While growing up, I was the kid that chose to be a shut-in. Instead of going outside to embark on new pretend adventures or dabble in childish mischief, I wanted to sit indoors and listen to my grandparents stories.
It is amazing how many popular foods and drinks are available for consumption today that were created by accident. Little do most people know that many of those items were not invented by deliberate design but by an accident that caught the inventor by surprise.
I love coffee almost as much as I love chocolate. Now, I drink about two cups of coffee a day, whereas chocolate is more of holiday thing. I buy chocolate for Valentine's, Easter, Halloween, and Christmas. Then again, when it's on sale after the holidays, too. I know I can't survive without either of my favorite vices for any length of time.
Tea is the most consumed beverage in the world after water. In Britain, it’s a part of our daily lives and has played an essential role in shaping British society as it exists today. That being said, tea is a very personal experience. How do you take your tea? With milk? Sugar? Which one comes first? Some say milk while others say tea. Each cuppa is designed to meet the specifications of the person who’ll be enjoying it. While tea is a staple in our culture and various other cultures around the world, one question remains prominent: Do you prefer bagged tea or loose leaf tea?
To some, coffee is an essential drug, a dark liquid used to jolt the brain and scare away headaches and fatigue, while others are drawn to the fragrant soothing of tinted teas which offer a decent fix for exhaustion. Both coffee and tea have strong social standings in our world today, but if put up against each other, which would reign supreme and which would be left steaming? Whether you enjoy the drinks cold and sweet, or hot and traditional, here are some pros and cons to help you choose between these addictive beverages, including diverse histories, health benefits and distinctly different flavours.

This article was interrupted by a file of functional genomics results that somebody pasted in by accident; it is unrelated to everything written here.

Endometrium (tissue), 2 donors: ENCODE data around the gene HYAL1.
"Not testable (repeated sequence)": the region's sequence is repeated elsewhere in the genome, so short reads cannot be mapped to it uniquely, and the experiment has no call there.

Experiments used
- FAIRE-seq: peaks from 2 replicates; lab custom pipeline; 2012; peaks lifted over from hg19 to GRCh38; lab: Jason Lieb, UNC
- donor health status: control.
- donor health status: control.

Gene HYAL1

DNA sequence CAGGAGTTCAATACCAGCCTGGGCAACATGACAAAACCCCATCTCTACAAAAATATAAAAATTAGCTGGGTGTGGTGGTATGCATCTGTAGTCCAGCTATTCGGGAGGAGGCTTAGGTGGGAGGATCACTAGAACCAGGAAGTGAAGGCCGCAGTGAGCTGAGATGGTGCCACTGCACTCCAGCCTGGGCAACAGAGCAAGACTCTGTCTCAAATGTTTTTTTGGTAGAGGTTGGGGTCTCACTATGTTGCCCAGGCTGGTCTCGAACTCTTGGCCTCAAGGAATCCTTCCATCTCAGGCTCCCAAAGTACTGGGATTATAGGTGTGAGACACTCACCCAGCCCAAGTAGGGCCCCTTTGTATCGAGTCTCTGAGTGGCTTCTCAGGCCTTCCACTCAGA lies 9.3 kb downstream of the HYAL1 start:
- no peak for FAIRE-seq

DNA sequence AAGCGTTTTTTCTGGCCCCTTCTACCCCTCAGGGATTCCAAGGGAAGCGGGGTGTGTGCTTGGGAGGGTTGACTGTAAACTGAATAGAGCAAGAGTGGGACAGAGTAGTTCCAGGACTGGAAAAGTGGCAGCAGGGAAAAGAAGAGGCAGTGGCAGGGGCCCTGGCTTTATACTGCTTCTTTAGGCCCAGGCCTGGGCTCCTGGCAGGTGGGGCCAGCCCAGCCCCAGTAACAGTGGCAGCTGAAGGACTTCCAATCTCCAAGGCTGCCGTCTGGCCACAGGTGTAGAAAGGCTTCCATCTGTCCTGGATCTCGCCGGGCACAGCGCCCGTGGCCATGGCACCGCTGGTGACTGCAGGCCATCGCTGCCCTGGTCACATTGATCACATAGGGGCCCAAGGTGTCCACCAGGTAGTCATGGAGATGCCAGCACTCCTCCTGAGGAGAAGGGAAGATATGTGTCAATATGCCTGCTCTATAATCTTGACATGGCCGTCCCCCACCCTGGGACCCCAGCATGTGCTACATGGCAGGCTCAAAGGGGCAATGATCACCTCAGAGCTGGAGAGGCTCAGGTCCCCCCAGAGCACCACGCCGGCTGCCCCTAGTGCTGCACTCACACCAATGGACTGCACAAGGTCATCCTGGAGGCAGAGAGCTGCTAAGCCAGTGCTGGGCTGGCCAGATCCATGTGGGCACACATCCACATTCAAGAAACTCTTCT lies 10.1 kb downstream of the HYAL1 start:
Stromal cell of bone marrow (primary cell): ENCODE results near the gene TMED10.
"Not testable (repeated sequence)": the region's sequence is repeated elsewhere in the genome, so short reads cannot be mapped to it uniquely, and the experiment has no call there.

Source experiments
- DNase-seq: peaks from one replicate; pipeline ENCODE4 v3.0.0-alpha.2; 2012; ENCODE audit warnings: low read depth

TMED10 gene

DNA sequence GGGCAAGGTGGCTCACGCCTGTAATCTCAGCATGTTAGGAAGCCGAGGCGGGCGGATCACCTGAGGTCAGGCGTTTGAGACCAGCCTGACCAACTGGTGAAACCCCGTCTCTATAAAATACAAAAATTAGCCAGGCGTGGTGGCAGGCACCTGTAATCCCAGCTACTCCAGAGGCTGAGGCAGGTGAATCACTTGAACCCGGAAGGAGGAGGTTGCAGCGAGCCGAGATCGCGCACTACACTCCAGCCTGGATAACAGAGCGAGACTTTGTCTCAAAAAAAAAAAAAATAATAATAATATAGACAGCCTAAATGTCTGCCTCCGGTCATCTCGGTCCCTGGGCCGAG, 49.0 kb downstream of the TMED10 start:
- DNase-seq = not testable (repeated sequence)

It’s a Monday. You stayed up until two o’clock last night finishing your homework. You roll out of bed fifteen minutes before class starts, throw on some decent clothes and groggily make a stop at the silver lining for all college students: Starbucks, or The Coffee Bean & Tea Leaf, or Einstein’s… The distributor is not necessarily important — it’s what they sell. And it has left a mark on your car seats, your favorite t-shirt and Western culture.
Hello, and welcome back to a great edition to the Ginger Tea Reviews! Tea is my passion, and I am making it my goal to share my passion with the world!
“Always put la sal in before la pimienta.” it was apparently a secret that no one knew but my mother since she would often assert this piece of useful information in a half-baked sentence that somehow combined both English and Spanish. Apparently food has a better relationship with salt than they do with pepper which is why you would pour in salt to get it sweet before you upset it with pepper. At least that was the explanation my mother would give, albeit an explanation in English and Spanish.
It's garnered somewhat of a cult following over the years: fast food condiments and their limited edition blends seem to have captured us all with their amazing tastes and unlikely duos, like spicy honey mustard and citrusy orange blends—they tried it all. From Jack and the Box to the big-name McDonald's, these one of a kind flavors can, unfortunately, only be found within history books. They're still discussed to this day for the very fact of their ingenuity and untimely goodness.
Ok, I’m having one of those weeks where I’m running all over the place and although I promised myself I wouldn’t do another post about a book for a while, unfortunately current circumstances have demanded a less than academic post!
Would you believe me if I told you that you are 80 to 90 percent corn? Probably not, right? While this statement is not entirely true, it is worth clarifying that corn is a component of 80 to 90 percent of the foods we eat—whether it is labelled on the ingredients list or not. This was the main premise of King Corn, a 2007 indie documentary in which two Bostonian college grads learn this astonishing fact and set out for Iowa with the goal of growing their very own acre of corn. Their corn-planting experiment, which made for a very humourous, yet enlightening documentary, revealed how little these two guys from Boston (and likely most of us) know about the foods we eat every day. They also shed light on the extensive eventual destinations of the corn they grew. I’ve explored just a few of these revelations in greater depth: these are some of the many foods we regularly consume—that you may not have considered—containing corn.